Last Tuesday, I gave a presentation about “Orchestrating Microservices with Zeebe” for a London Meetup. In this blog post you can find the slides and video for the presentation – but first, a few words about the content of the presentation.
I’ve focused more on the orchestration side of an example on GitHub for rearchitecting a Java Monolith application. Instead of spending time discussing the frameworks used for the example, I’ve highlighted the importance of exposing the business logic and flow of our applications to other relevant stakeholders. You can always follow the links to download and run the example in your own Kubernertes Clusters.
The first half of the presentation was focused on the example scenario and some tools that I’ve used to build the Cloud Native version of the application. This intro covered the use of Spring Cloud Gateway with Resillient4J to provide a single entry point for all our services from outside the cluster.
After showing some of these projects in action and describing why you might want to look at them for your own projects, I spent some time describing the common pain points and challenges of building these kinds of applications and how we can use Zeebe, a workflow engine, to tackle some of these challenges.
Slides & Video
During the demo, I focus 3 versions of the workflow model that built on top of each other.
First, we replace the code inside the Call for Proposals (C4P) service with a workflow model and we delegate the execution of this model to the workflow engine. The main difference in code is that now the Call for Proposal service doesn’t know or care which service is called next, that decision is now delegated to the following model (Version 1).
The second version of the model adds on top of the first one, by changing the model, hence changing the sequence of interactions, demonstrating how useful is to have the core business logic expressed as a model that can be shared with non-technical teams.
The new model covers the scenario where we need to send a confirmation link to our potential speakers to confirm their participation, before publishing the proposal to the Agenda.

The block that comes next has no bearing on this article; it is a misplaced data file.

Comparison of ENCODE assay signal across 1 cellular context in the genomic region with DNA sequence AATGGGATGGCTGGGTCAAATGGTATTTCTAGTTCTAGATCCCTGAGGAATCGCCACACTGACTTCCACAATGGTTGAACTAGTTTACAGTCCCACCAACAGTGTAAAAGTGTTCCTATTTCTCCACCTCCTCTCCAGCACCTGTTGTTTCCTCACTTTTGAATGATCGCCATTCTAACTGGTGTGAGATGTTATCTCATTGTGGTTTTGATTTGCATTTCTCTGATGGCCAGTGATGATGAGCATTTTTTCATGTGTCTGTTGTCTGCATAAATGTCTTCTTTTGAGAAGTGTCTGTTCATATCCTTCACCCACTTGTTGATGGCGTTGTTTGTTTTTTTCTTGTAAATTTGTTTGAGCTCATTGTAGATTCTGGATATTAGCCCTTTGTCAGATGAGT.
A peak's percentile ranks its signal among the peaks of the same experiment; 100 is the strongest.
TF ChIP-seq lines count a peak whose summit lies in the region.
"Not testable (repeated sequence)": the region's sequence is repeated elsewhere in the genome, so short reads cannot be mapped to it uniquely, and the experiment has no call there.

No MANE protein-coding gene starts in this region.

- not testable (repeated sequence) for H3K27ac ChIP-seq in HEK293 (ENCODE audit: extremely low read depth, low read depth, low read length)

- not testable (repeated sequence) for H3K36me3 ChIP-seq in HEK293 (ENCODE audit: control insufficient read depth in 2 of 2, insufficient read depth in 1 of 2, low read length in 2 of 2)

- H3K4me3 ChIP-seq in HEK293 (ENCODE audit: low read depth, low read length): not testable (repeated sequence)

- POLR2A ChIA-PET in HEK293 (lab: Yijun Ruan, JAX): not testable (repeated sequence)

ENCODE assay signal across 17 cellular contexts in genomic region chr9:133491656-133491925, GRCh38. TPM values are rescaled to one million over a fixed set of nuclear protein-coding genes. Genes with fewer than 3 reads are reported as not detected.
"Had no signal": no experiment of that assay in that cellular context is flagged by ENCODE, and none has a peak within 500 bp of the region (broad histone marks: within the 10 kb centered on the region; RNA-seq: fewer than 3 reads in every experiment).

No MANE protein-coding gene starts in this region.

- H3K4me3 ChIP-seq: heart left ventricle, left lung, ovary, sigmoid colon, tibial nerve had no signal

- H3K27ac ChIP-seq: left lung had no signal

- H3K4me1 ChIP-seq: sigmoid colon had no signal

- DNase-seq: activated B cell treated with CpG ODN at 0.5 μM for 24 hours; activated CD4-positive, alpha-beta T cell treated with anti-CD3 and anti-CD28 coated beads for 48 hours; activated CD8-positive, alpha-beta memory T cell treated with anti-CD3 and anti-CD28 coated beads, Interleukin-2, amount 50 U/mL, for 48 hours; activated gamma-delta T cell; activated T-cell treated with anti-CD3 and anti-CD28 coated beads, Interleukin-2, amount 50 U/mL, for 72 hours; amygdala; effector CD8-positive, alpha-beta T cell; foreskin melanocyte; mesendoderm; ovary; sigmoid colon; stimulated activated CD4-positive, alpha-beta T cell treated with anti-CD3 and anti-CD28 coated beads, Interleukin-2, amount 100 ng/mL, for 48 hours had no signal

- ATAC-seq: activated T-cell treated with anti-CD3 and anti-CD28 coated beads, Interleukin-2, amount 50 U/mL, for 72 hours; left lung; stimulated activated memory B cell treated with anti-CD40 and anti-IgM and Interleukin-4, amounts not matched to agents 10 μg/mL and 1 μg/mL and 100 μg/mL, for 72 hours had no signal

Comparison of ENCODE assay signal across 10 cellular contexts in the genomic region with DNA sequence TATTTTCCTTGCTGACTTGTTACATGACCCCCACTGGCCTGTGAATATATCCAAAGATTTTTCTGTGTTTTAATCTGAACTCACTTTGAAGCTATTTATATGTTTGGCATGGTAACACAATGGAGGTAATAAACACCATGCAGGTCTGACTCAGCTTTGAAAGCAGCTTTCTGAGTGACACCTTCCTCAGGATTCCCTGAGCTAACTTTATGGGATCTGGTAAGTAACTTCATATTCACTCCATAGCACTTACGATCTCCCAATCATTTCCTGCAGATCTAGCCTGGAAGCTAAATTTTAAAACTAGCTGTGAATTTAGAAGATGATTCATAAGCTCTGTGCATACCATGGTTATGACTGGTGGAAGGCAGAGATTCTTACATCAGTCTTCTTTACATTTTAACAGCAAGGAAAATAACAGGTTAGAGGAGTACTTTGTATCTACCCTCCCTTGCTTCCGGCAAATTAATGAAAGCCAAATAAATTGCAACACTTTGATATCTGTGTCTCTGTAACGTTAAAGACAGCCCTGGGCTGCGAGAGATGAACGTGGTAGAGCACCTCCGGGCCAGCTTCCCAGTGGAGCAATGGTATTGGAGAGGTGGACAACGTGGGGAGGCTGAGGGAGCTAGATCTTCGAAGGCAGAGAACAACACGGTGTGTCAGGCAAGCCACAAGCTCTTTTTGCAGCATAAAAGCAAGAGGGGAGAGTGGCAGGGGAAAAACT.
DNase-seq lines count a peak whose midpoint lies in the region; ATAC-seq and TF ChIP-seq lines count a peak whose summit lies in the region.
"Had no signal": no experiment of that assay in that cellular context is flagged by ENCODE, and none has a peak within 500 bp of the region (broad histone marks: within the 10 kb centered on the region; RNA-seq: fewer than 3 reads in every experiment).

Now that we have two versions of our workflow model, you can clearly explain how your Cloud Native applications are working today and how they were working yesterday, as these models can serve as live documentation about how your compony/organization is currently operating.
The third version of the model included an example of time-related actions, such as notifications or “Cron Jobs” that needs to be triggered at a certain point in time-related to the context of our execution. In other words, time-sensitive actions that are associated with each individual instance of our models.
This last version exemplifies notifications that needs to be sent to the committee only when they haven’t reviewed a new proposal after a certain period of time. This kind of mechanism, allows us to implement reminders and notifications which can help us to delivery a better service to our “customers” in these case our potential speakers.
It is important to remember that, the workflow engine keeps track of all the data about these executions and send this data to ElasticSearch where it is indexed and ready for reporting and analytics. For this specific example, it might be interesting to know the average time that takes to make a decision in a proposal and configure the notifications according to a deviation from that time.
There are loads of other interesting details inside the project, and as I mention in the presentation I want to thank mcruzdev1 for helping me to make the application better, more real and more complete. If you are interested in running this in your own cluster visit the example on GitHub and get in touch (via twitter @Salaboy or GitHub) if you want to get your hands dirty and help me and mcruzdev1 to keep improving the app to make a better example for everyone to use.